Illyricum


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Illyricum

a Roman province founded after 168 bc, based on the coastal area of Illyria

Illyricum

 

(1) The territory (Illyricum regnum) inhabited by an Illyrian tribe, the Ardaei, which was conquered by the Romans in 167 B.C. In 148 B.C. it became part of the Roman province of Macedonia.

(2) A Roman province probably formed in the second century B.C. (at the very latest, under Caesar in the mid-first century B.C.). It was on the territory of the remaining Illyrian tribes, which were conquered by the Romans at the end of the first century B.C. In A.D. 8, the extremely large province was divided into two parts: Upper Illyricum, or Dalmatia, and Lower Illyricum, or Pannonia.

(3) During the Roman Empire, the name given to a customs district that included the Danubian provinces of Rhaetia, Nori-cum, Pannonia, Dacia, Dalmatia, and Moesia. Under the emperor Diocletian (at the end of the third century), the district was divided into a western section (Illyricum occidentale) and an eastern section (Illyricum orientale). The district had great economic and strategic military significance for the Roman empire.

References in periodicals archive ?
Diana, Liber Pater, Terra Mater and the Nymphs are divinities of nature popular in Illyricum, while on Mercurius' or Minerva's <<Illyrian>> character one can only speculate.
La acestea, s-a adaugat dorinta unor episcopi ai Romei de a se amesteca, necanonic, in treburile bisericilor din Illyricum.
63) It is hard to believe that the Belegezites and the other tribes mentioned by the author of book 2 were responsible for the devastation of the islands of Thessaly and the Cyclades, of most of Illyricum, and of parts of Asia.
Rome's leader at Cannae, Lucius Aemilius Paulus, had earned distinction in successful campaigns in Illyricum (in the approximate area of modern Albania).
State Department functionaries studying trays of smoked salmon spoke of sending the 82nd Airborne Division to punish insolent barbarians not only in the deserts of Mesopotamia but also in the forests of Illyricum and the mountains of Cyrene; patrician lawyers gazing from high windows into the darkness of Central Park mentioned the imminent passage of new federal regulations (apropos the penal system and the tax code) intended to impose on America's plebeian rabble a long-overdue regime change equivalent to the military occupation of Iraq; trend-setting publishers in Greenwich Village, alert to a revived interest in the Emperor Caesar Augustus, commissioned new biographies amplifying Edward Gibbon's compliment to "the sublime perfections of an Eternal Parent and an Omnipotent Monarch.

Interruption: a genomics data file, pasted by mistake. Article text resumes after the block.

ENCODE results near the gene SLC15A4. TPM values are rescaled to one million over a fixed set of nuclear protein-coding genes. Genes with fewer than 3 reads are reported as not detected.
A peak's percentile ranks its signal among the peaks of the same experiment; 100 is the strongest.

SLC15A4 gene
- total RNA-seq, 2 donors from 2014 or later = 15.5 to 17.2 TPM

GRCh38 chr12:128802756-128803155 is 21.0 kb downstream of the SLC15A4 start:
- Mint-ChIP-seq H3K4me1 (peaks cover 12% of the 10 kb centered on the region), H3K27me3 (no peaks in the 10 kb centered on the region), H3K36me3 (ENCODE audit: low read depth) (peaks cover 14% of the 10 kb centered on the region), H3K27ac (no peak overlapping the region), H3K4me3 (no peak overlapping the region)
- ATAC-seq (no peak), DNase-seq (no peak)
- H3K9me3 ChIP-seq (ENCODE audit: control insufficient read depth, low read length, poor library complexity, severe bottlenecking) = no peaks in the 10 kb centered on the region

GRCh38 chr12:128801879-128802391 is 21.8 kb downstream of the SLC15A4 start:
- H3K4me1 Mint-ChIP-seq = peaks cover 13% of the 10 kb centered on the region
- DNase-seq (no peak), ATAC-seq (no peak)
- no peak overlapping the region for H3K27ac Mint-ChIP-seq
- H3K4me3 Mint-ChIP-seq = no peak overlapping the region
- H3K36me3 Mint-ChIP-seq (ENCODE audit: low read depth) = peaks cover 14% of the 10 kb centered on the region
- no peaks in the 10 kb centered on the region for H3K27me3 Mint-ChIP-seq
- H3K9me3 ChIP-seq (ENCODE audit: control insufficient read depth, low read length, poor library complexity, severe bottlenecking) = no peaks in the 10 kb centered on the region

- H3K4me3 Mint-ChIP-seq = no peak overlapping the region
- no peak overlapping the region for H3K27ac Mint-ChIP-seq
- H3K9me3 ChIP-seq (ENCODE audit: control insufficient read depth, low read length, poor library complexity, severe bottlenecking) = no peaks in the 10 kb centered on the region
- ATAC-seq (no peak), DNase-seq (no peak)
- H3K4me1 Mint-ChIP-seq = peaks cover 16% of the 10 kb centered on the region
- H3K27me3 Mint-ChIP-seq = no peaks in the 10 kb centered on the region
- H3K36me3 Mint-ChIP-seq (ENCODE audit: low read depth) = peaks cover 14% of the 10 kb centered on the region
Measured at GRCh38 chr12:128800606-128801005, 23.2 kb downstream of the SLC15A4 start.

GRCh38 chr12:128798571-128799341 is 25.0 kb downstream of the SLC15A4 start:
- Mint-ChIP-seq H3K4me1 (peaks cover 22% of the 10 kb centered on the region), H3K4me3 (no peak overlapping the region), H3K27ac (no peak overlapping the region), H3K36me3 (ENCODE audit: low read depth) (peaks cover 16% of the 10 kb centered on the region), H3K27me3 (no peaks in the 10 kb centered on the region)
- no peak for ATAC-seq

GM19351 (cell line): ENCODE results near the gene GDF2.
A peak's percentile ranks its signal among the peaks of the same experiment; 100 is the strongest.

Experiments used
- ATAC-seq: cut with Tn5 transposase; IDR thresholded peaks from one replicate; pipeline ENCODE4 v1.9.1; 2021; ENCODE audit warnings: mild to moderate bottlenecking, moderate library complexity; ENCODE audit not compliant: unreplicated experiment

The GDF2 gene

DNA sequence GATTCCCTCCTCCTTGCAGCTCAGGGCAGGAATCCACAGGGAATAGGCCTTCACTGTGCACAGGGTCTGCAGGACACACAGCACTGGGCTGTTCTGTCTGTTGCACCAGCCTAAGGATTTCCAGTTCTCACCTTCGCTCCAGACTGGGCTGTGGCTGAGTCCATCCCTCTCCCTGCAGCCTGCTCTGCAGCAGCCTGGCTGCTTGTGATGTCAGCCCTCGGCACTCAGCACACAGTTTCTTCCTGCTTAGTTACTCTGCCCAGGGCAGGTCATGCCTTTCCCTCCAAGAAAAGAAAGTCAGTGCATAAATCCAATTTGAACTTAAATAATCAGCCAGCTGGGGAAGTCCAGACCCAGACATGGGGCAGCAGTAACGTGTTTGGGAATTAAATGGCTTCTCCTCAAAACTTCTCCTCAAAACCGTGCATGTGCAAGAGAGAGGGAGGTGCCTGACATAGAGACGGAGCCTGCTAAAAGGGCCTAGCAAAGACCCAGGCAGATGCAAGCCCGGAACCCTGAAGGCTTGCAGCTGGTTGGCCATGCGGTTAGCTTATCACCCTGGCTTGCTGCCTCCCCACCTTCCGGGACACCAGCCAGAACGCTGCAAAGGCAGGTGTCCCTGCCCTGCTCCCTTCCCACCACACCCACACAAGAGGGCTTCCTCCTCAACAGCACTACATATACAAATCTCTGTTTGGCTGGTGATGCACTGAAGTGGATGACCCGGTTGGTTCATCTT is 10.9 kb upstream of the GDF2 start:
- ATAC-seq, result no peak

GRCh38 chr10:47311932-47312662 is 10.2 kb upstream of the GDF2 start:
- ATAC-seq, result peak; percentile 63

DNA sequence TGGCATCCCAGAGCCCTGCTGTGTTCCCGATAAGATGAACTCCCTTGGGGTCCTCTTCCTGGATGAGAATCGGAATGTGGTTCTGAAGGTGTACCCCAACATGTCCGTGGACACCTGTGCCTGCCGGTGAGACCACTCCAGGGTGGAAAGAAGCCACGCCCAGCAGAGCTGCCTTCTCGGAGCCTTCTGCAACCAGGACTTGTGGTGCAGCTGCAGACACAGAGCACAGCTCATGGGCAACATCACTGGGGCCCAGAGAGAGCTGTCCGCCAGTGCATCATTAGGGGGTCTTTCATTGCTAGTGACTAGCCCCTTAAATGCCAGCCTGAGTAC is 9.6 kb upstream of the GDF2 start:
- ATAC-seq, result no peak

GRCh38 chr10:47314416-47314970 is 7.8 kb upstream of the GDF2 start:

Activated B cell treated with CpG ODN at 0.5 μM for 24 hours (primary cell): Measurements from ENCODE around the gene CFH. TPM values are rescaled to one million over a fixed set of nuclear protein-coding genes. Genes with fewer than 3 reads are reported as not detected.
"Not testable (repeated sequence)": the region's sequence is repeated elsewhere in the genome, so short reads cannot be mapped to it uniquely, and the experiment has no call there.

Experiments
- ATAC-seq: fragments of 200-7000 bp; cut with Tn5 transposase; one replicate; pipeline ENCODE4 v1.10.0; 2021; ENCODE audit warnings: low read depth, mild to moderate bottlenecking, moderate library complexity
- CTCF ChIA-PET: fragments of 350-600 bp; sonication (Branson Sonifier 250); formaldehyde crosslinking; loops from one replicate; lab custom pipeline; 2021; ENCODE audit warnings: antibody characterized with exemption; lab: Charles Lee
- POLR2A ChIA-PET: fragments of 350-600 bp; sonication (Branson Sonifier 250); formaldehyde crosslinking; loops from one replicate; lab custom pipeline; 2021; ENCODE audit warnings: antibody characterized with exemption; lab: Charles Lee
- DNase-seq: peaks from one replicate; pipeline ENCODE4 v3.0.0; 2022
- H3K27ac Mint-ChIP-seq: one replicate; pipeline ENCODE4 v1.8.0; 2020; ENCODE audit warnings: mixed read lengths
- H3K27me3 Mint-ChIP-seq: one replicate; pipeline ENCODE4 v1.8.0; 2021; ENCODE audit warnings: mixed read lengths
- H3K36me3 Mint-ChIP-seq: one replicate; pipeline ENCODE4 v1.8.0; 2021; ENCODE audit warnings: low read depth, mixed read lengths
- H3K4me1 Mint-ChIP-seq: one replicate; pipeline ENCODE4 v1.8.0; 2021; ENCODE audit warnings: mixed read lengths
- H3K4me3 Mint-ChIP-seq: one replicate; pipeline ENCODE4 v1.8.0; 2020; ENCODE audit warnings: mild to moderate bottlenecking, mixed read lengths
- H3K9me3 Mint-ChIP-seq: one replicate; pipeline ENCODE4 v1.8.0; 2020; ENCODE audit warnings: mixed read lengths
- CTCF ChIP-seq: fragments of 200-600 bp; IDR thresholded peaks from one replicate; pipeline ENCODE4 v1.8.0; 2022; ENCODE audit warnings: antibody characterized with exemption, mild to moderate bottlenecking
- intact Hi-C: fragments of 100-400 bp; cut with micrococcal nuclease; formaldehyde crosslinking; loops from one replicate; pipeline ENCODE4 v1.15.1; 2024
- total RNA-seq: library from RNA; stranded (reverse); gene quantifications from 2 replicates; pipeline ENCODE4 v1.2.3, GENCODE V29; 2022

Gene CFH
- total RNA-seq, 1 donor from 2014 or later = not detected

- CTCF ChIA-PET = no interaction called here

We have also a letter of 46 from Cicero to Quintus Cornificius, Caesar's quaestor pro praetore in Illyricum during the Civil War, who was at this time the governor of Cilicia, and was the following year to be appointed governor of Syria by Caesar (Fam.
Later this policy could have invited the question why he had become intolerant of bishops in Illyricum standing by the creed of Ariminum (359), as other north Italian bishops such as Urbanus of Parma were.
His cult center in the Greek city of Epidauros was conveniently confused with the port of the same name in Illyricum, which was the actual predecessor of medieval Ragusium.
Born about 370, he was child when the Visigoths entered the Empire and settled in Moesia (northern Bulgaria) (376-382); elected king of the Visigoths (395), he marched on Constantinople after the death of Theodosius I the Great, complaining that the subsidy to the Visigoths was overdue; diverted by the prefect Rufinus, he swept on to ravage Thrace and Macedonia; met by an army under Stilicho, but combat was averted through the diplomacy of Rufinus and the eastern Emperor Arcadius; continued southward, plundering much of Greece, including Piraeus, Corinth, Argos, and Sparta (early 397); trapped in Elis by Stilicho, who allowed him to escape (spring), he was placated by Arcadius, who made him magister militum (commander in chief) in Illyricum (398?
Caesar received the consulship for the year 59 and a command in Cisalpine Gaul (extended to Transalpine Gaul) and Illyricum.
Estos dos emperadores nimbados han sido identificados como pertenecientes a la Tetrarquia, bien Diocleciano y Maximiano o Maximiano y Constancio (58), posiblemente los primeros, pero en cualquier caso situaciones similares de transplante de barbaros tenemos constancia en este periodo en la Galia, llevadas a cabo por Constancio, y en el Illyricum por Galerio.